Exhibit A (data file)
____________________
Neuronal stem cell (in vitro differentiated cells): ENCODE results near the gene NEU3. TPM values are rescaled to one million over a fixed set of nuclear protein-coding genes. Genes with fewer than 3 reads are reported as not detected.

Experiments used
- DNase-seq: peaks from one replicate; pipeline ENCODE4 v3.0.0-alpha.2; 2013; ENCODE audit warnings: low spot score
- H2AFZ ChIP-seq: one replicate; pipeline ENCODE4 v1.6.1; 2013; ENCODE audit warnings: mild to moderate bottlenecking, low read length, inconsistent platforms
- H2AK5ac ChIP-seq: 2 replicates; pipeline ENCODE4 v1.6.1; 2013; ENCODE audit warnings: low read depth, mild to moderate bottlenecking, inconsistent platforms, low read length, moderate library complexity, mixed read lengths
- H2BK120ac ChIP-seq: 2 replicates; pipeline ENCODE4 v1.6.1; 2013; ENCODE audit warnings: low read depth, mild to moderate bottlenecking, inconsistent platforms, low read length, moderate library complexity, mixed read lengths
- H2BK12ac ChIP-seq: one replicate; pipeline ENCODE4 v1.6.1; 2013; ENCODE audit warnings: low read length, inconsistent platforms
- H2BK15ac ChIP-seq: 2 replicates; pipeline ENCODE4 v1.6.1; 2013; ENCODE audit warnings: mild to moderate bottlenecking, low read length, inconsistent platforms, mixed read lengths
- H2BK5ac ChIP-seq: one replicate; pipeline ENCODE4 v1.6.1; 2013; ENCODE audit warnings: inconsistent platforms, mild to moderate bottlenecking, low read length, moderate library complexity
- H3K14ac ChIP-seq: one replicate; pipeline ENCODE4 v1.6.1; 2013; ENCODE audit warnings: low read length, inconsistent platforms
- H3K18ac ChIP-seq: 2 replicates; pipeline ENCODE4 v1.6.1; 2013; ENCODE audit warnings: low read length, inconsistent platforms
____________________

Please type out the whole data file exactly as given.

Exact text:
Neuronal stem cell (in vitro differentiated cells): ENCODE results near the gene NEU3. TPM values are rescaled to one million over a fixed set of nuclear protein-coding genes. Genes with fewer than 3 reads are reported as not detected.

Experiments used
- DNase-seq: peaks from one replicate; pipeline ENCODE4 v3.0.0-alpha.2; 2013; ENCODE audit warnings: low spot score
- H2AFZ ChIP-seq: one replicate; pipeline ENCODE4 v1.6.1; 2013; ENCODE audit warnings: mild to moderate bottlenecking, low read length, inconsistent platforms
- H2AK5ac ChIP-seq: 2 replicates; pipeline ENCODE4 v1.6.1; 2013; ENCODE audit warnings: low read depth, mild to moderate bottlenecking, inconsistent platforms, low read length, moderate library complexity, mixed read lengths
- H2BK120ac ChIP-seq: 2 replicates; pipeline ENCODE4 v1.6.1; 2013; ENCODE audit warnings: low read depth, mild to moderate bottlenecking, inconsistent platforms, low read length, moderate library complexity, mixed read lengths
- H2BK12ac ChIP-seq: one replicate; pipeline ENCODE4 v1.6.1; 2013; ENCODE audit warnings: low read length, inconsistent platforms
- H2BK15ac ChIP-seq: 2 replicates; pipeline ENCODE4 v1.6.1; 2013; ENCODE audit warnings: mild to moderate bottlenecking, low read length, inconsistent platforms, mixed read lengths
- H2BK5ac ChIP-seq: one replicate; pipeline ENCODE4 v1.6.1; 2013; ENCODE audit warnings: inconsistent platforms, mild to moderate bottlenecking, low read length, moderate library complexity
- H3K14ac ChIP-seq: one replicate; pipeline ENCODE4 v1.6.1; 2013; ENCODE audit warnings: low read length, inconsistent platforms
- H3K18ac ChIP-seq: 2 replicates; pipeline ENCODE4 v1.6.1; 2013; ENCODE audit warnings: low read length, inconsistent platforms